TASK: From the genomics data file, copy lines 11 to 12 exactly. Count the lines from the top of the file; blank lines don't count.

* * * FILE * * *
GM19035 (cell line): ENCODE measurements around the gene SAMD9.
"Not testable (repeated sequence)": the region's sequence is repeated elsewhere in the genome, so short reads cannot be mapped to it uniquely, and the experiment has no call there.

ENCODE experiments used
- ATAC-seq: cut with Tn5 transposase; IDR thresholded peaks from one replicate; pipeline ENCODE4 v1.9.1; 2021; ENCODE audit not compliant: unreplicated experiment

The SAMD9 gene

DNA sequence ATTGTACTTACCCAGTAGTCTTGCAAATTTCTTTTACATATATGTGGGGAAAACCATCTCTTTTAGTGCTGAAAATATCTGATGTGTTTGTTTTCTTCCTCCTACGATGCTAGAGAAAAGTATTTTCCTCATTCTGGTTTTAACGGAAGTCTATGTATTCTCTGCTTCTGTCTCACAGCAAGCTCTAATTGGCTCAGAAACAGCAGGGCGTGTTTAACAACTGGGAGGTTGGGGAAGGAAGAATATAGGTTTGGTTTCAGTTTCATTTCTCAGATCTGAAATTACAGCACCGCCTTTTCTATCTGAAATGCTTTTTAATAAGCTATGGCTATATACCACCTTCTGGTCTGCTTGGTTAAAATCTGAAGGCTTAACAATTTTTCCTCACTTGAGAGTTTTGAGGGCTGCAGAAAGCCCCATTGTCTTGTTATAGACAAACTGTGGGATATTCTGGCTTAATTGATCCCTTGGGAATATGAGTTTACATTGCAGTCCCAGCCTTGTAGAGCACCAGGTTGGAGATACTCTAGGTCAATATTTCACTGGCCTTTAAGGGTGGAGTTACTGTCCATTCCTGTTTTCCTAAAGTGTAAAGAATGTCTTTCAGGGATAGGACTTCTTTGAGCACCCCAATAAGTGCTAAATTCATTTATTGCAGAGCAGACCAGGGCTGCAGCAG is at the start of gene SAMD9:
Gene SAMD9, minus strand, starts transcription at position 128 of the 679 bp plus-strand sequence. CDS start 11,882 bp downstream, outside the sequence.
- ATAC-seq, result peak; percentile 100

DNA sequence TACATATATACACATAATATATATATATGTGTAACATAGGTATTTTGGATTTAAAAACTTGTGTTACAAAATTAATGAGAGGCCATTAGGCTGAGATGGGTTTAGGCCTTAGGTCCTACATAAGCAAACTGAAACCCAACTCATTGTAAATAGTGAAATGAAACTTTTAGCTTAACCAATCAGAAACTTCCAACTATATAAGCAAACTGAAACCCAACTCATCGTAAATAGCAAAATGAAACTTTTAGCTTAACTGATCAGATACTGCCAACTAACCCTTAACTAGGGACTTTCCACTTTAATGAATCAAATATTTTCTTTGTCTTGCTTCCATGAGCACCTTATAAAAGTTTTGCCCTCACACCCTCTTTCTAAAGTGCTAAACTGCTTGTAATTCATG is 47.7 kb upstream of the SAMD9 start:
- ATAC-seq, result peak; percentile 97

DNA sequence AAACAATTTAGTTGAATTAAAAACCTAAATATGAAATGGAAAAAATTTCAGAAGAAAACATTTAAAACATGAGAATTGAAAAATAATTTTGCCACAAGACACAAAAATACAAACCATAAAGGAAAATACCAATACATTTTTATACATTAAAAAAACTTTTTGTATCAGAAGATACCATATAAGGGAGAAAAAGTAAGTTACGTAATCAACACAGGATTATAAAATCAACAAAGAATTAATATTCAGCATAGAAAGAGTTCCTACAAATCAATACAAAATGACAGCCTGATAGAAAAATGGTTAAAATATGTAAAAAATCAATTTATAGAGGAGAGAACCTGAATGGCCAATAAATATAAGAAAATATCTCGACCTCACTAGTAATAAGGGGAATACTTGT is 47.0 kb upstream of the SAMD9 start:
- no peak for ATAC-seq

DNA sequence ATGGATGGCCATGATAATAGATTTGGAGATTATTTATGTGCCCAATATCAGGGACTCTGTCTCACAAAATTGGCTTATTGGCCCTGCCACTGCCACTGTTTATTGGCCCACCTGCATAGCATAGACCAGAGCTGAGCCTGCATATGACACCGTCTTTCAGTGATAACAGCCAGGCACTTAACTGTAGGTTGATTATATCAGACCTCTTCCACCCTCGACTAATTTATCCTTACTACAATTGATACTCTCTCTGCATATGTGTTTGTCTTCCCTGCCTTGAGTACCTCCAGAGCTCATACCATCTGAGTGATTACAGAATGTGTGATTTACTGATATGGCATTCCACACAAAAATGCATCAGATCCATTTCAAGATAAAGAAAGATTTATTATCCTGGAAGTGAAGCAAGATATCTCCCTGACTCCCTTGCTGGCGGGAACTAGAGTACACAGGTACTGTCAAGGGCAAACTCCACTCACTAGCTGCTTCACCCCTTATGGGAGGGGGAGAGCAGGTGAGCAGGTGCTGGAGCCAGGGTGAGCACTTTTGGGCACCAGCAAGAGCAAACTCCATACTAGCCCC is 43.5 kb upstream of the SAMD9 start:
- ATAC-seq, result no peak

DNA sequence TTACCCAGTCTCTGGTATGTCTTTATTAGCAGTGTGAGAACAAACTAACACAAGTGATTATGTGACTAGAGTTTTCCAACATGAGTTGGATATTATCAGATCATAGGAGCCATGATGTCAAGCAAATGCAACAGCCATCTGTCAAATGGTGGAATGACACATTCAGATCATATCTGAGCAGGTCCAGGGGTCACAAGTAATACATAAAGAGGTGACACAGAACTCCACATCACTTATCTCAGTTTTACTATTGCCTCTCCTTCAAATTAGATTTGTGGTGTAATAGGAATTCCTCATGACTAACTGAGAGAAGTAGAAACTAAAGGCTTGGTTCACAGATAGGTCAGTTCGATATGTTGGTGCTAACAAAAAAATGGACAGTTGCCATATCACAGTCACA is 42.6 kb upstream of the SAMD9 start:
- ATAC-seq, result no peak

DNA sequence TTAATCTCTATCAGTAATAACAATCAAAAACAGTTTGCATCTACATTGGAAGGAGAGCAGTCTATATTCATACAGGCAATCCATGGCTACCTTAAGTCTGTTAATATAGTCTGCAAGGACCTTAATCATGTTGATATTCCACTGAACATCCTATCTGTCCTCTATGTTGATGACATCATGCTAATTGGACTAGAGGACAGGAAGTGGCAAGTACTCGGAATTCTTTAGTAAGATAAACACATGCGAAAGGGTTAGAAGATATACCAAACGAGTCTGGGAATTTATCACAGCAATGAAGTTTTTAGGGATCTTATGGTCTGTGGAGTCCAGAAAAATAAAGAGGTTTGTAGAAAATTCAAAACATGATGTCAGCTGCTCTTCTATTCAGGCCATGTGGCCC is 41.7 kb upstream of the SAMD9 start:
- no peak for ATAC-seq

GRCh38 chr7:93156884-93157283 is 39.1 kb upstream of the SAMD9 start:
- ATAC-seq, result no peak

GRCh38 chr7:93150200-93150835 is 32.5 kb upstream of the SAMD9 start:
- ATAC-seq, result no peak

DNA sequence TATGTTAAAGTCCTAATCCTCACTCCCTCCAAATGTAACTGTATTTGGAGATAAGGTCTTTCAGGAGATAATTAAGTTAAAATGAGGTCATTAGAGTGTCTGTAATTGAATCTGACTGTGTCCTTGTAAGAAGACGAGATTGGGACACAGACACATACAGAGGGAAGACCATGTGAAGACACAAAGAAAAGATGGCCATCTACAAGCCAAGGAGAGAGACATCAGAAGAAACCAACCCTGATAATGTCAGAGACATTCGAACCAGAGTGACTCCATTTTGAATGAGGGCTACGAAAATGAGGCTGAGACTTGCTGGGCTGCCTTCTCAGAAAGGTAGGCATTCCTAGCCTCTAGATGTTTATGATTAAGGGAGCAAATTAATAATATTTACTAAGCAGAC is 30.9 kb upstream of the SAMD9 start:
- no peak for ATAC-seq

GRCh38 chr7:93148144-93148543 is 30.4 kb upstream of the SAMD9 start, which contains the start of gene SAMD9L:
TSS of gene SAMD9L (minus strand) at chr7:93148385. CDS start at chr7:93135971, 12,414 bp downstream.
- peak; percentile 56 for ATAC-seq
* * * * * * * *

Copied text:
DNA sequence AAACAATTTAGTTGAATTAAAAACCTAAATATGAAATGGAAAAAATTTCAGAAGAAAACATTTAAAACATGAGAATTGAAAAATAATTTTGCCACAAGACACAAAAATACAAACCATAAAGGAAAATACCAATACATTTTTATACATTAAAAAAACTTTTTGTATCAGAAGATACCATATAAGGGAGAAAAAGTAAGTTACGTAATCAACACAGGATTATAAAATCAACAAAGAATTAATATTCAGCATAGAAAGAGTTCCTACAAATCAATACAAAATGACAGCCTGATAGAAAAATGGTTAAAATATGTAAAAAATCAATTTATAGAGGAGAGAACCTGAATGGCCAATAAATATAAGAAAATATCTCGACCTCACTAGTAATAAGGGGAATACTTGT is 47.0 kb upstream of the SAMD9 start:
- no peak for ATAC-seq